Business Week Index: The Week Ahead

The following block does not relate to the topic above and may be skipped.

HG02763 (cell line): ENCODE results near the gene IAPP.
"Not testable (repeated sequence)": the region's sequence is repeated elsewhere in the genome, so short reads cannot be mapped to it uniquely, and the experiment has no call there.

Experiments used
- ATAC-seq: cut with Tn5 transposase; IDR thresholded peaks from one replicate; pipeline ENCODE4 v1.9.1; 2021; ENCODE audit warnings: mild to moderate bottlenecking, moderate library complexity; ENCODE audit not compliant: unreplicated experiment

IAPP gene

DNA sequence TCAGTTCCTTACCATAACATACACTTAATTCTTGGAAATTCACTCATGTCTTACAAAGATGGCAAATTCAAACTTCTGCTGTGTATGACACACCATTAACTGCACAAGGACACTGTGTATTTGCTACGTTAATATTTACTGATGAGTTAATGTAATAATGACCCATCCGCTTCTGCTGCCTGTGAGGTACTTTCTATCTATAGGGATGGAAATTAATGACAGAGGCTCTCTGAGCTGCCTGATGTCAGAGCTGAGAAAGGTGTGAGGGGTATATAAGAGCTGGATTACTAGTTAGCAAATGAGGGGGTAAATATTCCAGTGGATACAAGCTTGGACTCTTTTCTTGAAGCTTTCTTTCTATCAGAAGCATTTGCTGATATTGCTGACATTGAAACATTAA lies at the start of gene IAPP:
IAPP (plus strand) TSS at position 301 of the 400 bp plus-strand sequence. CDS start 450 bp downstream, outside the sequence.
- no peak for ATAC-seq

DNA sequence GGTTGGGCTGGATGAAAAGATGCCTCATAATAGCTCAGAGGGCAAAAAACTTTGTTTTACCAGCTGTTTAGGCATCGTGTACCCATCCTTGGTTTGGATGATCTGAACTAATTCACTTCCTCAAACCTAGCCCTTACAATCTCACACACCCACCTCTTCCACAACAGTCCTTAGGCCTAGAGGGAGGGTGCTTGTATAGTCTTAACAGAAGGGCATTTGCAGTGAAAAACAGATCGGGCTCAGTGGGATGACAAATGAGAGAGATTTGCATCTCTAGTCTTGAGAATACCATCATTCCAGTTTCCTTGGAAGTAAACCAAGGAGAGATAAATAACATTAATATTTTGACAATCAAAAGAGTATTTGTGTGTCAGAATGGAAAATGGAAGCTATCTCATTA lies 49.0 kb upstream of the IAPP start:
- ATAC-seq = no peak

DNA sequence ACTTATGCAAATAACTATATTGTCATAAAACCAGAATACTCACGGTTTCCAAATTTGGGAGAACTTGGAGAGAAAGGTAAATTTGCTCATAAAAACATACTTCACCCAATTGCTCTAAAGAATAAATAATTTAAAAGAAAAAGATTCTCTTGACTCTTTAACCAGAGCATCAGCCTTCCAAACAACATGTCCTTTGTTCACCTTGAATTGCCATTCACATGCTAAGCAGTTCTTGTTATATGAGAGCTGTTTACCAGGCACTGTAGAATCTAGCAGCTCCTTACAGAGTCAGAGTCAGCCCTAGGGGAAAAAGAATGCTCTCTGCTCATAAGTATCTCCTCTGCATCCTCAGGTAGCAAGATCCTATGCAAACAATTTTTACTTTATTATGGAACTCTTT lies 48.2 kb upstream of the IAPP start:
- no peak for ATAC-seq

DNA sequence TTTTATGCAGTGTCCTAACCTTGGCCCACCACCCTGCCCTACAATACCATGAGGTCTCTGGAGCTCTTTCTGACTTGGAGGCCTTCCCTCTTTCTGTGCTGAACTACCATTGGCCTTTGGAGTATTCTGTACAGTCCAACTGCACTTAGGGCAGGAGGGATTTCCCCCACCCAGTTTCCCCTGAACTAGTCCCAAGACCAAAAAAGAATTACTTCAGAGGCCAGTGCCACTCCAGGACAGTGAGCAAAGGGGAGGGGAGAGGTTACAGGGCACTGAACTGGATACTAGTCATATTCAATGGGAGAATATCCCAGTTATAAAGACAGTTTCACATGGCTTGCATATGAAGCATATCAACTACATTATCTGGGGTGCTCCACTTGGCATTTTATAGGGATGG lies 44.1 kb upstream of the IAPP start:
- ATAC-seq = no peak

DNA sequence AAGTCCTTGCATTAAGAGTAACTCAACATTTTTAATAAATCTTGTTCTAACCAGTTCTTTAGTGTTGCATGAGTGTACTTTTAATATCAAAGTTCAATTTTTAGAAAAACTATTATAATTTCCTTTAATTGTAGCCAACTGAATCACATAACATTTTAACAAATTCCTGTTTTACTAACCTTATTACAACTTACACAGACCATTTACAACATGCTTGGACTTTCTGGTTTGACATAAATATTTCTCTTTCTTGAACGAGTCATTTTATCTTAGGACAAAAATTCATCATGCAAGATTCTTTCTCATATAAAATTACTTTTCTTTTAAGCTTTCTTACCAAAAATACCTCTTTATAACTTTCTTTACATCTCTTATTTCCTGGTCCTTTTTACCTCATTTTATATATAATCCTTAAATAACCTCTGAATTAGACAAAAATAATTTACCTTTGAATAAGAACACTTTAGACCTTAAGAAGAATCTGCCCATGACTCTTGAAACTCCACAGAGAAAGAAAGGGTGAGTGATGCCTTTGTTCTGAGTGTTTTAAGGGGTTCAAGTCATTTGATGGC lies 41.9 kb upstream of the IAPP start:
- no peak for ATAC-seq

FEDERAL BUDGET Monday, July 24 -- The Treasury Dept. will probably report a surplus of $15.5 billion in June, according to the median forecast of economists surveyed by MMS International, one of the McGraw-Hill Companies. Receipts likely rose last month since quarterly tax payments are due in the last month of each quarter. Washington was in the black by $14.8 billion in June, 1994. EMPLOYMENT COSTS Tuesday, July 25, 8:30 a.m. -- Wages and benefits in the private sector probably increased by 0.8% in the second quarter, faster than the 0.6% gain in the first quarter. That's suggested by the recent pickup in wage growth. Still, for the year ended in the second quarter, compensation likely grew by 2.9%, the same modest advance as in the first. CONSUMER CONFIDENCE Tuesday, July 25, 10 a.m. -- The Conference Board's index of consumer confidence likely bounced back to a reading of 94 in July after the index dropped to 92.8 in June from 102 in May. A stronger job market is boosting consumers' spirits. DURABLE GOODS ORDERS Thursday, July 27, 8:30 a.m. -- New orders for durable goods probably rose 0.5% in June, says the MMS survey. Orders jumped an unexpected 2.7% in May, after falling for three months in a row. GROSS DOMESTIC PRODUCT Friday, July 28, 8:30 a.m. -- The MMS median forecast expects that the economy grew at an annual rate of 0.5% in the second quarter. But the forecasts range from a 1% drop to a 2.7% rise, which would equal the solid increase in first-quarter GDP. Slower inventory growth and a wider foreign trade deficit probably held down GDP growth. Demand, though slower than in 1994, should show no signs of slipping to a recessionary crawl. Inflation, as measured by the GDP deflator, likely rose at a 2.8% annual rate from 3.1% in the first quarter.
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